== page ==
The Battle for Press Freedom Needs Young Champions
Press freedom is one of the most important rights in a free society. In the United States, this right is enshrined in the 1st Amendment to the Constitution, which forbids any law infringing the freedom of the press. However, today, global press freedom is under attack around the world. A recent wave of violence and repression against independent media outlets and journalists threatens to do lasting harm to free information access. As reporters increasingly face intimidation and legal repercussions, disinformation is simultaneously decreasing public confidence that the media can report honestly and effectively.
It is in this environment that young global leaders must step up to support the essential right to a free press and access to information. For me, being a Press Intern at the U.S. Mission to the United Nations and the Editor-in-Chief of my university’s newspaper has taught me the importance of youth involvement in the battle to uphold press freedom. Young people across the globe, whether they be journalists, activists, or political scientists, can be a uniquely powerful force to champion press freedom and keep their governments accountable.
A Year of New Setbacks – and Needs
The past year, marked by the COVID-19 pandemic, saw a notable uptick in abuses against journalists. Many governments have used virus restrictions to erode traditional media freedoms to suppress opposition and, in some cases, dismantle the free press altogether. These attacks are not just happening in far-flung dictatorships, but also in democracies with traditionally strong legal protections for the press. According to the U.S. Press Freedom Tracker, 415 journalists were assaulted and 153 arrested in the United States between May 26, 2020, and May 25, 2021, a period that saw nationwide unrest amid the 2020 Presidential election, pandemic restrictions, and nationwide protests for racial justice. Additionally, according to the Reporters Without Borders (RSF) World Press Freedom Index, democracies in Poland and Hungary registered large declines in press freedom thanks to harsh government media regulations adopted in the name of fighting COVID.
Despite this grim outlook, journalists around the world continue to do critical work exposing injustice, including those spawned by the pandemic. Reporters, such as those recently honored with the 2021 Pulitzer Prizes, risk their safety to bring the public important information and stories. As the world continues to deal with the ramifications of COVID-19, information freedom and fair journalism will prove even more important to a world in crisis and recovery at the same time.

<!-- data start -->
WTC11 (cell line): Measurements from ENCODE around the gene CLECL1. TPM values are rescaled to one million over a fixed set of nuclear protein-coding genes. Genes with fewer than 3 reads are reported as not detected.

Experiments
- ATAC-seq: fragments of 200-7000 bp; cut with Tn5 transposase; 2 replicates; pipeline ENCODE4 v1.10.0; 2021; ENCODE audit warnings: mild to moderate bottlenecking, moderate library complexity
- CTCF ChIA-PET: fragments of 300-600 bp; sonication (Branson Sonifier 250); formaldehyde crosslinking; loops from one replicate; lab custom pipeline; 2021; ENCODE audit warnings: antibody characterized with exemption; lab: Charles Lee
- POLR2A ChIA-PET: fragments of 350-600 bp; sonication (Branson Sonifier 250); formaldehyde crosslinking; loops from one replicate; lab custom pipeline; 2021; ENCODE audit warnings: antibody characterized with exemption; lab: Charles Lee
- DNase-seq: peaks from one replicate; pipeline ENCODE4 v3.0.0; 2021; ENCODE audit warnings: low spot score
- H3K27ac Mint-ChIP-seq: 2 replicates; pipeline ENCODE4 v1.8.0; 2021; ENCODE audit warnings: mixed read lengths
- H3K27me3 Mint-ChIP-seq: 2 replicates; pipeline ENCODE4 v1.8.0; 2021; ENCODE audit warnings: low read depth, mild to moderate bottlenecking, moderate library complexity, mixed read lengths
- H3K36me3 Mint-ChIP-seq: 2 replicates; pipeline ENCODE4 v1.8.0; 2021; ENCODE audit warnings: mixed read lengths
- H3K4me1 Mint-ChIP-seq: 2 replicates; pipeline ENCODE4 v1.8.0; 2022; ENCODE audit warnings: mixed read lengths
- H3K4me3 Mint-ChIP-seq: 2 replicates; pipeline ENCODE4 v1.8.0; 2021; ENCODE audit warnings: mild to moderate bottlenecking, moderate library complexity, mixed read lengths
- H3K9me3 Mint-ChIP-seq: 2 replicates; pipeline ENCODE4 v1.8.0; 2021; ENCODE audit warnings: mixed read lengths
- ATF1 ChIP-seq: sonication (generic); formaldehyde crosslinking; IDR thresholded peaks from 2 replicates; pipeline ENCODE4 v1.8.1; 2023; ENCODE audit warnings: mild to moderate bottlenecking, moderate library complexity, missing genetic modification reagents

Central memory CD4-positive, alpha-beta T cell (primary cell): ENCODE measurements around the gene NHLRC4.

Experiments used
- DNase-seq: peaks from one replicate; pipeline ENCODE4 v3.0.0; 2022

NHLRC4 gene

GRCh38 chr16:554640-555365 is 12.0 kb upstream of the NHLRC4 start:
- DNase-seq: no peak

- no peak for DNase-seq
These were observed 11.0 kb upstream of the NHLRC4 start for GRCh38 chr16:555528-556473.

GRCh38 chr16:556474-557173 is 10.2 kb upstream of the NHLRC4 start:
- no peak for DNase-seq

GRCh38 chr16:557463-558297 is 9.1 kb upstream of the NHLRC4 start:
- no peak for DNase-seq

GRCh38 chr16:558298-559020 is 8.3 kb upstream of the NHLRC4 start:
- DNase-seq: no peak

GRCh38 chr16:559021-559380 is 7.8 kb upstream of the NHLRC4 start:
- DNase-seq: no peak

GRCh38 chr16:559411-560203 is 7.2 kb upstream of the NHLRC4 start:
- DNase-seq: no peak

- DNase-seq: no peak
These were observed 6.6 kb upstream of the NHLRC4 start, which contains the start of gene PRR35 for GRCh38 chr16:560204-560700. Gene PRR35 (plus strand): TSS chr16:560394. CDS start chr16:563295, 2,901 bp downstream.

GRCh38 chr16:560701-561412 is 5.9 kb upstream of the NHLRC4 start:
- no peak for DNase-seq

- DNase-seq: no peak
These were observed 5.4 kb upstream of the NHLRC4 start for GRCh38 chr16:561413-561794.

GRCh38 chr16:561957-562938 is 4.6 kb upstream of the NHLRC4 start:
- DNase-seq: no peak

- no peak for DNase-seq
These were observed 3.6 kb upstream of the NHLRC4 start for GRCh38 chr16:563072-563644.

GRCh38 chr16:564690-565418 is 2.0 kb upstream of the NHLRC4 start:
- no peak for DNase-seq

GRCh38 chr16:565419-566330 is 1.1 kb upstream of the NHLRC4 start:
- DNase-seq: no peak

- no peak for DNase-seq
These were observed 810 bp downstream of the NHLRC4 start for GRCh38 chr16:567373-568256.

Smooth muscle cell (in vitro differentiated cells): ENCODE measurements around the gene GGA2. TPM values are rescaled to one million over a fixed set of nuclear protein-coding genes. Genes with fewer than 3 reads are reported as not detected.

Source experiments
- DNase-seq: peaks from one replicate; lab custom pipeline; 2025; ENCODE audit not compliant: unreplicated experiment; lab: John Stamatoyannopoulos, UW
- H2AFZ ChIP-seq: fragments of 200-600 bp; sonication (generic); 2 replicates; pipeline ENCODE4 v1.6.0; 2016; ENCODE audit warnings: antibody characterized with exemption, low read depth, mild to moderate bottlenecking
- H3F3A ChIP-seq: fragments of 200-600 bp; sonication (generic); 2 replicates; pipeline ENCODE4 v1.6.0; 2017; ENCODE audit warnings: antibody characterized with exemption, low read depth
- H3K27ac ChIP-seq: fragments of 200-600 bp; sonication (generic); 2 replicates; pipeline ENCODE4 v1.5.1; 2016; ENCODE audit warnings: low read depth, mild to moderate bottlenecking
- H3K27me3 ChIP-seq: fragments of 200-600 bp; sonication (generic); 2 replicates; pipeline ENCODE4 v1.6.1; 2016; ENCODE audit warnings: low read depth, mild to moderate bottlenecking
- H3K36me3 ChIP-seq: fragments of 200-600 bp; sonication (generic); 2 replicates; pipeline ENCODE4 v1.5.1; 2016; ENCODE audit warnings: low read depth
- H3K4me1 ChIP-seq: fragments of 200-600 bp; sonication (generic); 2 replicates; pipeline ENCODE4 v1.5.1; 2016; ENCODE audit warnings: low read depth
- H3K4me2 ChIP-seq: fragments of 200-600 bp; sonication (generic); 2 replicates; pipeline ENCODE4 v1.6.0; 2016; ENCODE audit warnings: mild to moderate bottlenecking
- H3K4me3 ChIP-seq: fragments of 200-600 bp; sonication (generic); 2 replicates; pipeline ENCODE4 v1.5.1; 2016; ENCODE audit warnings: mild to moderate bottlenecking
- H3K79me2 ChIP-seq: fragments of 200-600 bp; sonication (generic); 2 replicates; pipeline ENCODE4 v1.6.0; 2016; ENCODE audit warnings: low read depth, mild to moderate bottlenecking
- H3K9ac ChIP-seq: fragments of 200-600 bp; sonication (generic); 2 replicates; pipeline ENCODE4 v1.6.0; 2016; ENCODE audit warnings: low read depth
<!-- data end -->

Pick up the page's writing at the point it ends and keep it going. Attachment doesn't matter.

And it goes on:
A Call to Action…and Keyboards
With press freedom declining and further challenges on the horizon, young changemakers will have to be ever vigilant to guard against further abuses. While watching the news and staying informed may have worked before, COVID-19 has created an environment that requires far more activism than ever before. Fortunately, as the first digital generation in history, we have numerous tools at our disposal to deal with these challenges. Thanks to the internet and social media, young activists can spread messages further and faster than ever before. Organizations like the RSF, the Committee to Protect Journalists, and the Freedom of the Press Foundation do incredible work advocating for global press freedom and deserve support. Young people can even appeal directly to their governments to support pro-press freedom policies and legislation. Whatever the method, young people can and should use their voices to bolster these essential rights across the globe to ensure free and fair information access for all.
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Jarrett Dang is a fourth-year student at Seton Hall University double majoring in Diplomacy and Economics with minors in French and Journalism. He is the Editor-in-Chief of The Diplomatic Envoy newspaper, the Executive Producer for the Global Current international affairs podcast, and a research assistant for the DiploLab. Jarrett previously interned at the United States Mission to the United Nations, where he worked in the Press and Public Diplomacy Section.